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22 December 2015, 18:44
Candles have been lit in memory of those who died in the Glasgow bin lorry crash, on the first anniversary of the tragedy.
A two-minute silence was also held at a special commemorative service in Glasgow Cathedral, attended by bereaved families, injured survivors, First Minister Nicola Sturgeon and members of the emergency services who helped at the scene of the crash in Queen Street on December 22 last year.
Seven candles were lit - one for each of the six victims and a seventh for all those injured and affected by the crash.
The names of each of the dead - Erin McQuade, Jack Sweeney, Lorraine Sweeney, Stephenie Tait, Jacqueline Morton and Gillian Ewing - was read out, before a relative or friend of each placed a three-wick candle and on the altar beside flowers taken from the initial tributes left in Royal Exchange Square in the days after the tragedy.
Organised by Glasgow Churches Together, the service was led by the Right Rev Dr Gregor Duncan, the Scottish Episcopal Bishop of Glasgow and Galloway, and the cathedral was full to its 700-seat capacity.
During his reflection, Mr Duncan revealed he was in Queen Street at the time of the crash.
"My situation was many, many worlds away from the terror and horror of being caught up in the day itself,'' he said.
"No-one but those directly involved in that day and the long days since can presume to know what that was like.''
The crash happened when bin lorry driver Harry Clarke lost consciousness behind the wheel and the truck careered out of control.
During the fatal accident inquiry into the crash, it emerged Mr Clarke had a history of blackouts and faints which he had not disclosed to the DVLA, or when applying for the job at Glasgow City Council.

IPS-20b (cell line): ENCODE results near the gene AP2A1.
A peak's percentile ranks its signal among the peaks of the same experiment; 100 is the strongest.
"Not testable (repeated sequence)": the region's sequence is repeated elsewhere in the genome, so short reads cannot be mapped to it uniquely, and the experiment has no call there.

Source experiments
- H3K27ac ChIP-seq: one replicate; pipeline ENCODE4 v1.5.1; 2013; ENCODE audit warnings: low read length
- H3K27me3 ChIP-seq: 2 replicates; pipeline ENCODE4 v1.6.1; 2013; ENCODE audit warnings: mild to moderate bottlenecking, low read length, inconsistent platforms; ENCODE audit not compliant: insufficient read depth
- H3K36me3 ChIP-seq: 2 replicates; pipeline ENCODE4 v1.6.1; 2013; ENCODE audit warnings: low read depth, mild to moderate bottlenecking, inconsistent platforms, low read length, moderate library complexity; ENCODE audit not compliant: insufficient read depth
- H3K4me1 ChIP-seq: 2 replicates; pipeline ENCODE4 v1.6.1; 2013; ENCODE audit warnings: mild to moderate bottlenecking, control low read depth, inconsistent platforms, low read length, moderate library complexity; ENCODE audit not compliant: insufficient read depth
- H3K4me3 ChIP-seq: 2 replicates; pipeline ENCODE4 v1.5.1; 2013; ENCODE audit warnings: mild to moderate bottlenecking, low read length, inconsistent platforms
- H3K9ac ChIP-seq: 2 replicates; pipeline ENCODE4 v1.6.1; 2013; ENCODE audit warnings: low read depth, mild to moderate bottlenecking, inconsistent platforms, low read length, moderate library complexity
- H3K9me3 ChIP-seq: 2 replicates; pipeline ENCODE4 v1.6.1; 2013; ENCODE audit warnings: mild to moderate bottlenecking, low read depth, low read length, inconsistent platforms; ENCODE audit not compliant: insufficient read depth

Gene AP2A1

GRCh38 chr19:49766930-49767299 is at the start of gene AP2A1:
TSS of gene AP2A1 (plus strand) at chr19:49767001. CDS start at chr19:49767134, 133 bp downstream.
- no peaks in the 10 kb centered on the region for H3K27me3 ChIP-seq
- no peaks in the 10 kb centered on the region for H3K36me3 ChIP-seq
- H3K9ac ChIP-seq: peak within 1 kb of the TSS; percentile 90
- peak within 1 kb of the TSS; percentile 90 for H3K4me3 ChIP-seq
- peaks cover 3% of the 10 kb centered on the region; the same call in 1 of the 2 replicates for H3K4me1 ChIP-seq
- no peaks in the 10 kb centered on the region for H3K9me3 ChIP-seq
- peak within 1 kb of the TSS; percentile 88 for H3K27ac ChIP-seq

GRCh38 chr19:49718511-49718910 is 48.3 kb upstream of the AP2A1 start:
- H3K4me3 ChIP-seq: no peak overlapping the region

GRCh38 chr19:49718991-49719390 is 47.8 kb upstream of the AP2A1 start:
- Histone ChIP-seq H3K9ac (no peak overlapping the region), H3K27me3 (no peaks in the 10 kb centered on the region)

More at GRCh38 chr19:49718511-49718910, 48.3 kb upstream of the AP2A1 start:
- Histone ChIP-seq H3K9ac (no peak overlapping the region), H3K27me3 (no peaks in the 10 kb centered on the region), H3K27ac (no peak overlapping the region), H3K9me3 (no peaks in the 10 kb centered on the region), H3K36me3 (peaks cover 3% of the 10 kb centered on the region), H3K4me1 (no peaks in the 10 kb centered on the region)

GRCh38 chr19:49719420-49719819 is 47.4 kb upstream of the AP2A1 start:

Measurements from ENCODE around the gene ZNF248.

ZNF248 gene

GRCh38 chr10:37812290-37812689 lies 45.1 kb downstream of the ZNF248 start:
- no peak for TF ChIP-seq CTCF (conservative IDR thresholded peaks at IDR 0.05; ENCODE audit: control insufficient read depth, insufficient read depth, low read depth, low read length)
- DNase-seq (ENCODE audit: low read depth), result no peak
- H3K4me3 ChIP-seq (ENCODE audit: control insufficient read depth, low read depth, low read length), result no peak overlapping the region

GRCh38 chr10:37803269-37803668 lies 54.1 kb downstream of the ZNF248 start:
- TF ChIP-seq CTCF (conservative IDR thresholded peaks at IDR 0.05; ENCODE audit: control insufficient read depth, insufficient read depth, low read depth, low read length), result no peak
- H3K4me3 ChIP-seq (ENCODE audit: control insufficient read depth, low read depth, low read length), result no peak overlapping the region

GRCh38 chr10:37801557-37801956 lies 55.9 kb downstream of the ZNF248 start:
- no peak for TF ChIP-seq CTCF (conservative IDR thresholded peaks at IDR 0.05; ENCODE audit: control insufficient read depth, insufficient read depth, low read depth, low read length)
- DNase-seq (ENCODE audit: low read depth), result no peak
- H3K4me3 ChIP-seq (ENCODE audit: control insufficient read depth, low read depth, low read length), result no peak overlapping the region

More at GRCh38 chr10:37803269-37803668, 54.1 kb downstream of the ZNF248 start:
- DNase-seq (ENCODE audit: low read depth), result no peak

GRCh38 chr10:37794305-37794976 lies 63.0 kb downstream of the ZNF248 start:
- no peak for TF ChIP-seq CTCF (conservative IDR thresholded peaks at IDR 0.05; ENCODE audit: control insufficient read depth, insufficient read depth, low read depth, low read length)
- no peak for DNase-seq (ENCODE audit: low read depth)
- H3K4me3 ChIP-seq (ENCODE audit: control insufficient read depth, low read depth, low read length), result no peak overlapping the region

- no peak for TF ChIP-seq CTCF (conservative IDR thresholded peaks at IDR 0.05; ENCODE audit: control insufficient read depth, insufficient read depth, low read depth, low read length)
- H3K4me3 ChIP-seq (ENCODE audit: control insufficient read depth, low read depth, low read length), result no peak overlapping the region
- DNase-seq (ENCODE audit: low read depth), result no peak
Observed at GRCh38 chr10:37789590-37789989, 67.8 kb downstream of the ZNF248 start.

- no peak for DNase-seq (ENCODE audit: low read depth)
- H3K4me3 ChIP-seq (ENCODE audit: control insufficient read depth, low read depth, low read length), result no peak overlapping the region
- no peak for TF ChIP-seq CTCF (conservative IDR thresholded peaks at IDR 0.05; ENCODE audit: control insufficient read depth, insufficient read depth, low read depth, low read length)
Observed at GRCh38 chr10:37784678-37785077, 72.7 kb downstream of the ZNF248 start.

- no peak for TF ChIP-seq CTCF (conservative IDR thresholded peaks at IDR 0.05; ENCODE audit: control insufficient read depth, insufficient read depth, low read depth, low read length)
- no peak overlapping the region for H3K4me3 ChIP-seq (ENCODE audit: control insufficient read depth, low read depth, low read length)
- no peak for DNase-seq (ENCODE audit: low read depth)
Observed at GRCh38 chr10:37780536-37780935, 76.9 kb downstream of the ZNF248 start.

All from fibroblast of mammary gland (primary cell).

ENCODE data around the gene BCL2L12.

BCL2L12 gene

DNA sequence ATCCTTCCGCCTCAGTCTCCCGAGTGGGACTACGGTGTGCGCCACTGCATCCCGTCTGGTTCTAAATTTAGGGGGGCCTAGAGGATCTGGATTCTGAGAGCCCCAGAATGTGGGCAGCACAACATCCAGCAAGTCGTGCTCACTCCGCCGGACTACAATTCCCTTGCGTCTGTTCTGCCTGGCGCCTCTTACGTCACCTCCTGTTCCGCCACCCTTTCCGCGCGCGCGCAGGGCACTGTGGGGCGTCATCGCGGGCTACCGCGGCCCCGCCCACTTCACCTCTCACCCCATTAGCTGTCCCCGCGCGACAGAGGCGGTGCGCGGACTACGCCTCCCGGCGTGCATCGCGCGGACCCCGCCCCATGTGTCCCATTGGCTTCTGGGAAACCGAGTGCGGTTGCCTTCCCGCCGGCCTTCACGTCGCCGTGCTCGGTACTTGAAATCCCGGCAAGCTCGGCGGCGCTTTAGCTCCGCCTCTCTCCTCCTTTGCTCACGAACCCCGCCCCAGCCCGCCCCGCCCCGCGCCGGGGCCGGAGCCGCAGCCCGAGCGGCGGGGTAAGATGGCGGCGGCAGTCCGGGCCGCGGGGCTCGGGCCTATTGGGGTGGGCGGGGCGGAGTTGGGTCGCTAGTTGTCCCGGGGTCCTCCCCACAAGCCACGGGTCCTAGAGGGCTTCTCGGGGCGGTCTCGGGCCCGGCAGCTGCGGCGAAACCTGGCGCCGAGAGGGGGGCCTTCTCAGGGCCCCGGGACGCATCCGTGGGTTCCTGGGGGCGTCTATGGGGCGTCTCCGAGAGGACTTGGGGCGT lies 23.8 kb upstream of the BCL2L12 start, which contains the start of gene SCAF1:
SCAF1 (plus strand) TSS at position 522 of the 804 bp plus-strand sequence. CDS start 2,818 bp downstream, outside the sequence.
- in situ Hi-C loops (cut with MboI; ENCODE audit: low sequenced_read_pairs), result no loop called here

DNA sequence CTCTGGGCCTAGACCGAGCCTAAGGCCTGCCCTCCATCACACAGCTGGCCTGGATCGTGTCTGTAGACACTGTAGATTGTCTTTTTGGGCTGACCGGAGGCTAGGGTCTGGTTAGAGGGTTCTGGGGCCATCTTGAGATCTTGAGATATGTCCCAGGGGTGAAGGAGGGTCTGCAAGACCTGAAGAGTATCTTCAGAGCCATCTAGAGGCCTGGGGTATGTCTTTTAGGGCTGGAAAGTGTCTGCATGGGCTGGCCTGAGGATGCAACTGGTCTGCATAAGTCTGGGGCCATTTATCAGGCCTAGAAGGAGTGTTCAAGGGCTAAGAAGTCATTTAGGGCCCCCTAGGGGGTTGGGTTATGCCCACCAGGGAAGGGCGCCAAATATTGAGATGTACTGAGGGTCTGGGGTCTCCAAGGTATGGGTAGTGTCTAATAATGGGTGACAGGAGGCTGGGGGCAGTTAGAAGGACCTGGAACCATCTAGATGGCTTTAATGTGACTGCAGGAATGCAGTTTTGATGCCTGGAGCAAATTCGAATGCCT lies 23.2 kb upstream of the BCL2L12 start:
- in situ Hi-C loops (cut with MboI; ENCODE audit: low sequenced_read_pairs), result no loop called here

The sheriff who chaired the inquiry ruled the crash might have been avoided if Mr Clarke had told the truth about his medical history.
Mr Duncan said during the service: "What happened in Glasgow a year ago was an accident - we now know an accident waiting to happen, but still an accident.
"Pointless, meaningless, a consequence of human folly and irresponsibility.''
Henry Toal and Matthew Telford, the two crew men who were travelling in the bin lorry when it crashed, were among the hundreds of people at the memorial.
The First Minister Nicola Sturgeon joined the congregation along with Glasgow City Council leader Frank McAveety and Sadie Docherty, Lord Provost of Glasgow.
Ms Sturgeon read from the Book of Wisdom, and prayers were also said for the bereaved families, witnesses to the crash, the emergency services and members of the public who helped at the scene on the day.
Speaking after the service, the First Minister said: ``One year ago today people across Glasgow and Scotland heard the awful news that left the city broken-hearted.
"I would like to take this opportunity again to convey my deep condolences to the bereaved families who lost loved ones in this awful tragedy. Their grief and anguish is unimaginable and nothing we can say will ease their pain.
"However, I hope they can take some small comfort from knowing that they are in the thoughts of so many.
"My thoughts are also with those who sustained injuries in the crash and who witnessed traumatic scenes that I'm sure will live with them for a very long time.''